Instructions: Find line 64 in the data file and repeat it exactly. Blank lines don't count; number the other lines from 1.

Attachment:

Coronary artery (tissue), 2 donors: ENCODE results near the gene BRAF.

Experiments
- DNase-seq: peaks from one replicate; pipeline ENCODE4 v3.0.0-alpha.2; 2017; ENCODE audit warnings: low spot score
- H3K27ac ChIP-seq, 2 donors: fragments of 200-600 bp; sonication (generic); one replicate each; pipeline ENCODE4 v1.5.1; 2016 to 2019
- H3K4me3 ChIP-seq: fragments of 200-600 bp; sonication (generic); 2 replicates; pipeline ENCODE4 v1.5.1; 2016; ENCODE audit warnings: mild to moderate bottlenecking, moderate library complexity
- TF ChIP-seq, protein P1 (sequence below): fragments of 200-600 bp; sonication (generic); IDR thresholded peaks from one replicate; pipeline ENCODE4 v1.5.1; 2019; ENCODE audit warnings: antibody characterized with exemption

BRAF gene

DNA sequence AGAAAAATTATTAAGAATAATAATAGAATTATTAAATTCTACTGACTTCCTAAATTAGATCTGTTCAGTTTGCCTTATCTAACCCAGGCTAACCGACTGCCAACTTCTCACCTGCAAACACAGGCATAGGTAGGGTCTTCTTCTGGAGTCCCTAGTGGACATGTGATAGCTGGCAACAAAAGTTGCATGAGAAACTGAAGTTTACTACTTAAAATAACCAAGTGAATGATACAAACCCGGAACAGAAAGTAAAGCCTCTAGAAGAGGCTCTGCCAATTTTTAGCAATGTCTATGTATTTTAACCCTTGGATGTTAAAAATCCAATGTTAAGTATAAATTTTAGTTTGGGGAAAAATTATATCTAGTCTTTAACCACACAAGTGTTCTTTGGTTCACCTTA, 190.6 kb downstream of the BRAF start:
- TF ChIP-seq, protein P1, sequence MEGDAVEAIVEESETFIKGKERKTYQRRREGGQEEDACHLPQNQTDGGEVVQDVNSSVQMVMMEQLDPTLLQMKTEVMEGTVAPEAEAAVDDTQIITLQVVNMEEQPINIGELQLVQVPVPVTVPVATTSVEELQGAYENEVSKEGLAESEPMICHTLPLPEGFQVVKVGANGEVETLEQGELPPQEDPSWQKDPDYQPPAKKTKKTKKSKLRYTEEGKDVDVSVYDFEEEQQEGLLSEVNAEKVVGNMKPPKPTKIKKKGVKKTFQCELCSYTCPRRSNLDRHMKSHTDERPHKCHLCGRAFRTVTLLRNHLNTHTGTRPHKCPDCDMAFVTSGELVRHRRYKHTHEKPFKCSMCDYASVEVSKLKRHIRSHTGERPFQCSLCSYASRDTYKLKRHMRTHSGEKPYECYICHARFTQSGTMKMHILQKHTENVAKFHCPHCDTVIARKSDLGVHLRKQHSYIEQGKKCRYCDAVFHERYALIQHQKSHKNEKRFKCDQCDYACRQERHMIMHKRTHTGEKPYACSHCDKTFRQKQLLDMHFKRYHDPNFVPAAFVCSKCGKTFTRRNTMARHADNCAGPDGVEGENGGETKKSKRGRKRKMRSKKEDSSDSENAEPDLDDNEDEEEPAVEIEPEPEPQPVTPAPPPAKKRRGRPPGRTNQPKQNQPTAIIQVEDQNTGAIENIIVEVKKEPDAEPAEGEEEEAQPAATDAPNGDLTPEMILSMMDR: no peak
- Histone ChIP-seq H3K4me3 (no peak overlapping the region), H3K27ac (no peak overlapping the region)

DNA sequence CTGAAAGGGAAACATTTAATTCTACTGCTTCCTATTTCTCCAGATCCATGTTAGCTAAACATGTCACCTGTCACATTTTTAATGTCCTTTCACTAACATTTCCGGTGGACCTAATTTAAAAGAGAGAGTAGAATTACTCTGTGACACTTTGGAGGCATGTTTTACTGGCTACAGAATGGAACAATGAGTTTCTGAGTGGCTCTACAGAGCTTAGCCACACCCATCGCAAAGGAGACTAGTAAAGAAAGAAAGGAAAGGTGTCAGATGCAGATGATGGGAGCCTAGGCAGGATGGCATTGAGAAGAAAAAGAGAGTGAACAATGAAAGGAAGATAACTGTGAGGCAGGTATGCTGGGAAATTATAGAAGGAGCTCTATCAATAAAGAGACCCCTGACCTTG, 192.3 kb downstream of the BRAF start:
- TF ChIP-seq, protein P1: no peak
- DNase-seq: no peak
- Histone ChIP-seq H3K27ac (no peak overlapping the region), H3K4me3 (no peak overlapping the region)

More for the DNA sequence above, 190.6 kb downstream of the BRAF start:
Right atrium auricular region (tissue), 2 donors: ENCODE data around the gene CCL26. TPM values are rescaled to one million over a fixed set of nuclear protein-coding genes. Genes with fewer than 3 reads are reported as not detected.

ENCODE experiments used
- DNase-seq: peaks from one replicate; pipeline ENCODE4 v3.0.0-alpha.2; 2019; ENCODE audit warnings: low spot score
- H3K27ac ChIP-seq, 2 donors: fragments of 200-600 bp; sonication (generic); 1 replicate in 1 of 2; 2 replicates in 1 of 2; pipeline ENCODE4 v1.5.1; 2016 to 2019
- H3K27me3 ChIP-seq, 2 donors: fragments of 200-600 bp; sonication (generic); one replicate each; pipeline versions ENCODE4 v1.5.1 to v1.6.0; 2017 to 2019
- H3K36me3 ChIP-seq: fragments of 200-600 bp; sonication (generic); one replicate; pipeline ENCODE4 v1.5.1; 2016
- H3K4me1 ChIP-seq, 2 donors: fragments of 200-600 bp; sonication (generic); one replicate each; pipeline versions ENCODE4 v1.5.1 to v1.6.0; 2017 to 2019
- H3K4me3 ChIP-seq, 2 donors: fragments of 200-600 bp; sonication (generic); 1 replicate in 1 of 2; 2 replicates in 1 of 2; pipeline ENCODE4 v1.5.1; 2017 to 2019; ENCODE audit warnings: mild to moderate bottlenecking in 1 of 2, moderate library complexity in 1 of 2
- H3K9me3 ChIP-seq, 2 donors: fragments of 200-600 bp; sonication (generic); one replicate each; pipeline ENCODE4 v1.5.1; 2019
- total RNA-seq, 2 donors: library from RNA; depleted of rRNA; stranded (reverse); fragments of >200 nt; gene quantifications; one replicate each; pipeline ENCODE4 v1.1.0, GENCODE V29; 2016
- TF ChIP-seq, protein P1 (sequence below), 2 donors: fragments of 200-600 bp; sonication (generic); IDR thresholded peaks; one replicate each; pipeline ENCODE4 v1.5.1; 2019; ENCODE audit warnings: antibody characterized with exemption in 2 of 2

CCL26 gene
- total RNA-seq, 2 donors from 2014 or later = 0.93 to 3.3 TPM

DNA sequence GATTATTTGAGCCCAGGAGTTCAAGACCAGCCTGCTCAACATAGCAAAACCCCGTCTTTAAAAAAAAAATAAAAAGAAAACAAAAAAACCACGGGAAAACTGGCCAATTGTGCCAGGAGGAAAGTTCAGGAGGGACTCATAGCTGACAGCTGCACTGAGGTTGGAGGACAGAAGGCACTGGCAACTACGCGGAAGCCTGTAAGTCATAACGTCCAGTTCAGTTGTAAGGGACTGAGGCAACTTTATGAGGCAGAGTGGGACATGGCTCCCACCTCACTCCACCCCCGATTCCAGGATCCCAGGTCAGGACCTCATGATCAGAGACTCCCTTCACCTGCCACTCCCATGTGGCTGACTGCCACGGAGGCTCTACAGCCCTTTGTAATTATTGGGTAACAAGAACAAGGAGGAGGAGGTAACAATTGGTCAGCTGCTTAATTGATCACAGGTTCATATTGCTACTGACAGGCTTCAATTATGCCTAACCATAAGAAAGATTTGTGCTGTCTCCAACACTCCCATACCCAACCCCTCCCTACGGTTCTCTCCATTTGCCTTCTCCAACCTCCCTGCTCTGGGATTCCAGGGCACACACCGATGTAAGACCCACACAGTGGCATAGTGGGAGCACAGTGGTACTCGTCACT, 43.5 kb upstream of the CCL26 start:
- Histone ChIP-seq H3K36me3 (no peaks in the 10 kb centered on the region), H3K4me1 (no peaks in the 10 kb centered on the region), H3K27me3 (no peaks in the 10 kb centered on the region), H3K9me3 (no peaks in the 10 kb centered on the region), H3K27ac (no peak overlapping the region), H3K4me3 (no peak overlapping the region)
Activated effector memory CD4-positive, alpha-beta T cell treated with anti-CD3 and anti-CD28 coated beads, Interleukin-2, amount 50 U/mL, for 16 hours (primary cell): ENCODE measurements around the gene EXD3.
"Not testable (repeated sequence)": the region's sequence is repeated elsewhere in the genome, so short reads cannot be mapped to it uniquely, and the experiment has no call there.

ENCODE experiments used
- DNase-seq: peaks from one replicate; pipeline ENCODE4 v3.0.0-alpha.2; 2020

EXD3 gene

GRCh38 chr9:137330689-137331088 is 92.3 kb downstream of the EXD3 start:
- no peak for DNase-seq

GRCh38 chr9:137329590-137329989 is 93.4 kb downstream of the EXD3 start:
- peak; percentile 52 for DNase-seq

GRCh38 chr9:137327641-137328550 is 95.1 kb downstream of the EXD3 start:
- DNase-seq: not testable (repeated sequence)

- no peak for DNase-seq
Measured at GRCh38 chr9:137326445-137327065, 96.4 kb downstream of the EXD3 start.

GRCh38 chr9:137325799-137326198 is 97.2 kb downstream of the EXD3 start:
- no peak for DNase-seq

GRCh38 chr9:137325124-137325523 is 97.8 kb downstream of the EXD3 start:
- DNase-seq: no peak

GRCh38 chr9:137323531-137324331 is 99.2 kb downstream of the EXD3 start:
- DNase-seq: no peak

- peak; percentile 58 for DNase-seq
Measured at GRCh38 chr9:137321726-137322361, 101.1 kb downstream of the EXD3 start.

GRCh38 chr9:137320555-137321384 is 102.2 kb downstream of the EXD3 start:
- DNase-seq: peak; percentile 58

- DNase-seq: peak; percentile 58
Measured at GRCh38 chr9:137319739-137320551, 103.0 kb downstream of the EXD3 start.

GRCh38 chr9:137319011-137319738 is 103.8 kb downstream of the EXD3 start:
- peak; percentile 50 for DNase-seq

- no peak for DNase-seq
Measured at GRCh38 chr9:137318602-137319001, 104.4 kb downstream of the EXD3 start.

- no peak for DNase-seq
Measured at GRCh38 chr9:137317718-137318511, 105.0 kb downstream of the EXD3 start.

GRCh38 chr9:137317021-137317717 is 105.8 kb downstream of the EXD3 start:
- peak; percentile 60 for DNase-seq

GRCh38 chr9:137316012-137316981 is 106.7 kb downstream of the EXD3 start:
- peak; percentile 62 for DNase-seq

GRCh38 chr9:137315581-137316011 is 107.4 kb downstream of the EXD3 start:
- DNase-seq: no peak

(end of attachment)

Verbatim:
GRCh38 chr9:137316012-137316981 is 106.7 kb downstream of the EXD3 start: